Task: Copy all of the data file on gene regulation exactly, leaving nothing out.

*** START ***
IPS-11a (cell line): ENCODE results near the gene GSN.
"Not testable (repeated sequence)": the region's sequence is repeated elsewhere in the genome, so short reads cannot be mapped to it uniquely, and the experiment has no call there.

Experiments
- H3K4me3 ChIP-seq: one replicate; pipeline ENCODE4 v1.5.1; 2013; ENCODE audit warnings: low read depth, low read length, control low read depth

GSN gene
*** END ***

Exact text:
IPS-11a (cell line): ENCODE results near the gene GSN.
"Not testable (repeated sequence)": the region's sequence is repeated elsewhere in the genome, so short reads cannot be mapped to it uniquely, and the experiment has no call there.

Experiments
- H3K4me3 ChIP-seq: one replicate; pipeline ENCODE4 v1.5.1; 2013; ENCODE audit warnings: low read depth, low read length, control low read depth

GSN gene